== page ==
3.3.2 The surfactant interaction and surface chemistry
Geiser et al  studied the influence of the particle surface chemistry on its interaction with the lung's surface-lining layer. They found that, regardless of the nature of their surfaces, particles will be submersed into the lining layer after their deposition in small airways and alveoli. This displacement is promoted by the surfactant film itself, whose surface tension falls temporarily to relatively low values [42, 43]. On the other hand, reactive groups on a particle surface will certainly modify the biological effects. For silica, it has been shown that surface modification of quartz affects its cytotoxicity, inflammogenicity and fibrogenicity. These differences are mainly due to particle surface characteristics . Specific cytotoxicity of silica is strongly correlated with the appearance of surface radicals and reactive oxygen species (ROS), which is considered to be the key event in the development of fibrosis and lung cancer by this compound .
Although the type of particle does not seem to play an important role in whether it is embedded in the surfactant lining of the alveoli, the embedding process itself is crucial. Particle-cell interaction is possible only after the immersion of the particulates in the lining fluid and research is needed to study this phenomenon in detail in relation to inhaled nanoparticles. Logically, as described in the report for silica , the reactive groups on nanoparticles influence their interaction with the lung (or more general with biological material). In some instances it might be possible to predict the reactivity of the nano-surface. However, considering the scarcity of data, it would be sensible to verify these predictions by some laboratory testing.
3.4 Systemic translocation of inhaled particles
The impact of inhaled particles on other organs has only recently been recognised. Most research has concentrated on the possible consequences of particle related malfunction of the cardio-vascular system, such as arrhythmia, coagulation  etc. However, recent data support the concept that the autonomic nervous system may also be a target for the adverse effects of inhaled particulates [47, 48, 11]. Two complementary hypotheses explain the cardiovascular malfunctions after inhalation of ultra-fine particles. The first hypothesis explains the observed effects by the occurrence of strong (and persistent) pulmonary inflammatory reactions in the lungs, leading to the release of mediators (see above), which may influence the heart, coagulation, or other cardiovascular endpoints. The second hypothesis is that the particles translocate from the lungs into the systemic circulation and thus, directly or indirectly, influence haemostasis or cardiovascular integrity.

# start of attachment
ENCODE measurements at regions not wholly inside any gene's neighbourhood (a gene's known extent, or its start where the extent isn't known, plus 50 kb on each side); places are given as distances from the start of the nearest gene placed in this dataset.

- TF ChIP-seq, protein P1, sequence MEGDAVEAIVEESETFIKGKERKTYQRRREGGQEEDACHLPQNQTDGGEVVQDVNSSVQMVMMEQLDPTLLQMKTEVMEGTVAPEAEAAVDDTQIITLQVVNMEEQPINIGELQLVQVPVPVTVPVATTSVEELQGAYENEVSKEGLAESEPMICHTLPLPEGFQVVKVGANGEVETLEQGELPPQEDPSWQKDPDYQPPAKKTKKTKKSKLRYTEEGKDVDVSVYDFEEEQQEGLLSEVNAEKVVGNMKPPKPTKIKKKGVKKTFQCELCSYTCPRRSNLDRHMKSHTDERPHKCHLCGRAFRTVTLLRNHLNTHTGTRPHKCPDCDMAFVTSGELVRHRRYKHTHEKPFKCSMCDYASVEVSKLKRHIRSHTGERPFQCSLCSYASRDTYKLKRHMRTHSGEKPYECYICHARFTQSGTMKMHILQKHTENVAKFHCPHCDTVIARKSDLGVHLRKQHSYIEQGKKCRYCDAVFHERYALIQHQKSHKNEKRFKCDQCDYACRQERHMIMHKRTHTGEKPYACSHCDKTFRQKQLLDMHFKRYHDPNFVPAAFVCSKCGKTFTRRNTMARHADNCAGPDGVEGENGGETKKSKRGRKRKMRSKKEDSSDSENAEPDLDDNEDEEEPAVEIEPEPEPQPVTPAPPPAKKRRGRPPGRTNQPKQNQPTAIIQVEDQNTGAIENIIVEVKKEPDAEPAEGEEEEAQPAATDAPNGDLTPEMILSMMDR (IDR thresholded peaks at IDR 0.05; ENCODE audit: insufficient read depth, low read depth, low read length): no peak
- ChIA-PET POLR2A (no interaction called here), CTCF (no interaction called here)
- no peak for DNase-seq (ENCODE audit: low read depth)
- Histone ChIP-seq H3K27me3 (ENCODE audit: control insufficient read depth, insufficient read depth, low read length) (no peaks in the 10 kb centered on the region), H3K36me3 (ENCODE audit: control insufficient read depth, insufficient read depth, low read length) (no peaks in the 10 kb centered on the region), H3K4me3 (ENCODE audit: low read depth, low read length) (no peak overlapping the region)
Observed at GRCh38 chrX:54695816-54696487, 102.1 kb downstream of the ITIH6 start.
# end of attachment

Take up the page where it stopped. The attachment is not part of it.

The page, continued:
In the evaluation of the health effects of inhaled nanoparticles the translocation to the systemic circulation is an important issue. Conhaim and co-workers  found that the lung epithelial barrier was best fitted by a three-pore-sized model, including a small number (2%) of large-sized pores (400-nm pore radius), an intermediate number (30%) of medium-sized pores (40-nm pore radius), and a very large number (68%) of small-sized pores (1.3-nm pore radius). The exact anatomical location of this structure, however, remains to be established (see the review by Hermans and Bernard ). Until recently, the possible passage of xenobiotic particles has not been attracting much attention, although, the concept is now gaining acceptance in pharmacology for the administration of macromolecular drugs by inhalation . Nemmar et al  studied the particle-translocation of inhaled ultrafine technetium (99mTc) labelled carbon particles to the blood. These particles, which are very similar to the ultrafine fraction of actual pollutant particles, diffused rapidly – within 5 minutes – into the systemic circulation (Fig 4). The authors concluded that phagocytosis by macrophages and/or endocytosis by epithelial and endothelial cells are responsible for particle-translocation to the blood but other roots must also exist.